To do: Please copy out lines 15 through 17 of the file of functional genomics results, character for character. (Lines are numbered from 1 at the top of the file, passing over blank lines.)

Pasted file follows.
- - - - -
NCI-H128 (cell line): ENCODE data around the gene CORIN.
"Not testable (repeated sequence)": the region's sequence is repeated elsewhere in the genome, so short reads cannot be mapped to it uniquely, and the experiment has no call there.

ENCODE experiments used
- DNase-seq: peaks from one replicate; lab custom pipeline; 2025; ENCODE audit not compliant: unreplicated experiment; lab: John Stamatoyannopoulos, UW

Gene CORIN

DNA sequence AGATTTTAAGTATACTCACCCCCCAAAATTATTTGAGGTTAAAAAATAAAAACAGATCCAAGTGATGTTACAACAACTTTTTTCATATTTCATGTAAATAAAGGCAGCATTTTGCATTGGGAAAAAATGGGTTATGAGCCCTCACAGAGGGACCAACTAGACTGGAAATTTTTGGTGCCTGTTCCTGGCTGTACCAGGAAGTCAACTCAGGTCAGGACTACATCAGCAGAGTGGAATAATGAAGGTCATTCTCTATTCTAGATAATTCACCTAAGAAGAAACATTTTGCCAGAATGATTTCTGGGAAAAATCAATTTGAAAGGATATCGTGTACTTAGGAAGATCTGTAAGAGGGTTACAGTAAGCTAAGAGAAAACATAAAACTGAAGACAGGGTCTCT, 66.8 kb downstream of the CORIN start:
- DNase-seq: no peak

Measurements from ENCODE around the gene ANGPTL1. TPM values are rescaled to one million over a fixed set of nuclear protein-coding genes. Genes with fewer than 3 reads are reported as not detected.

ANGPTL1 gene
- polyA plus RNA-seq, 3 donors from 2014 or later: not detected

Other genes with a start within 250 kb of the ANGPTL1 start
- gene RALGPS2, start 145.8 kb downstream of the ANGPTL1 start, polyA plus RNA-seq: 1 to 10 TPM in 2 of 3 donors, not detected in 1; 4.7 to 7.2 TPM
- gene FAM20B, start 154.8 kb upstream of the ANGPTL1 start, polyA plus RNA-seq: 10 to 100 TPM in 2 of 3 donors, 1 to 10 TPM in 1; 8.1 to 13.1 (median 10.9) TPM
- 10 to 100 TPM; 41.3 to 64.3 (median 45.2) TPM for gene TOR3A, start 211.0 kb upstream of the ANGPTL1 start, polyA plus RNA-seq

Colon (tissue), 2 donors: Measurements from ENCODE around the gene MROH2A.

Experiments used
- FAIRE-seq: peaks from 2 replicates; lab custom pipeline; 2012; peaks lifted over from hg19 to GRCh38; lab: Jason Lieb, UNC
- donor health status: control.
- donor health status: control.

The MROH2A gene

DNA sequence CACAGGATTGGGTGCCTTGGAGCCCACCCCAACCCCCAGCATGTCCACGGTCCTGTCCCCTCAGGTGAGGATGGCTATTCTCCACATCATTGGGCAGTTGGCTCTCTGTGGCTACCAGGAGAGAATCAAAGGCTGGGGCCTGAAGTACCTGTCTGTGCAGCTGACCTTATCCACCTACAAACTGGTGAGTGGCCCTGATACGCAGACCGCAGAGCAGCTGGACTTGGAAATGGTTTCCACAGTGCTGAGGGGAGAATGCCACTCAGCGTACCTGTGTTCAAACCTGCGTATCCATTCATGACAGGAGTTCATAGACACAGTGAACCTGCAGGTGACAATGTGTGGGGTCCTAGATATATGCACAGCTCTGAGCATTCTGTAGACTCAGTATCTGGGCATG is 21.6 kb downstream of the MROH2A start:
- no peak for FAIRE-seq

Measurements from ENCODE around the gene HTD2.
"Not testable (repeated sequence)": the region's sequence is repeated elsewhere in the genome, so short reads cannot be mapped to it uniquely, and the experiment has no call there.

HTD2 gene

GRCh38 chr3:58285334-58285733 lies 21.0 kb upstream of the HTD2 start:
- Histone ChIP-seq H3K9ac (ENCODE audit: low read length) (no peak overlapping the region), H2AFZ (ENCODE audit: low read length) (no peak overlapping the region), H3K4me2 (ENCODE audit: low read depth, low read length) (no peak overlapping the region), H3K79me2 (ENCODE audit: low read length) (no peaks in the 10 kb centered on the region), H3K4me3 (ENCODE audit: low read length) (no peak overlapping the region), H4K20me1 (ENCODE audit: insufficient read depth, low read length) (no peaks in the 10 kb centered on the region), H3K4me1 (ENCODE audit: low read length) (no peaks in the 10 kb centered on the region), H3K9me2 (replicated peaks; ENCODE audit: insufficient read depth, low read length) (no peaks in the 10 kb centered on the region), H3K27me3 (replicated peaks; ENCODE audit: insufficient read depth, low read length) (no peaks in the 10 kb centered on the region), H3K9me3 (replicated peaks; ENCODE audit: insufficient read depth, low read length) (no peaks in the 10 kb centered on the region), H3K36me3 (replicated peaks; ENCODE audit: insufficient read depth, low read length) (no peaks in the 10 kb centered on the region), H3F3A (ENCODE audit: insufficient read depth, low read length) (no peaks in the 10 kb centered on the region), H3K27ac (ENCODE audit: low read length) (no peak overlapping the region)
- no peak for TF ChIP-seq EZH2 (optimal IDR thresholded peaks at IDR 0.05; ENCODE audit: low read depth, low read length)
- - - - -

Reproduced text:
Colon (tissue), 2 donors: Measurements from ENCODE around the gene MROH2A.

Experiments used
- FAIRE-seq: peaks from 2 replicates; lab custom pipeline; 2012; peaks lifted over from hg19 to GRCh38; lab: Jason Lieb, UNC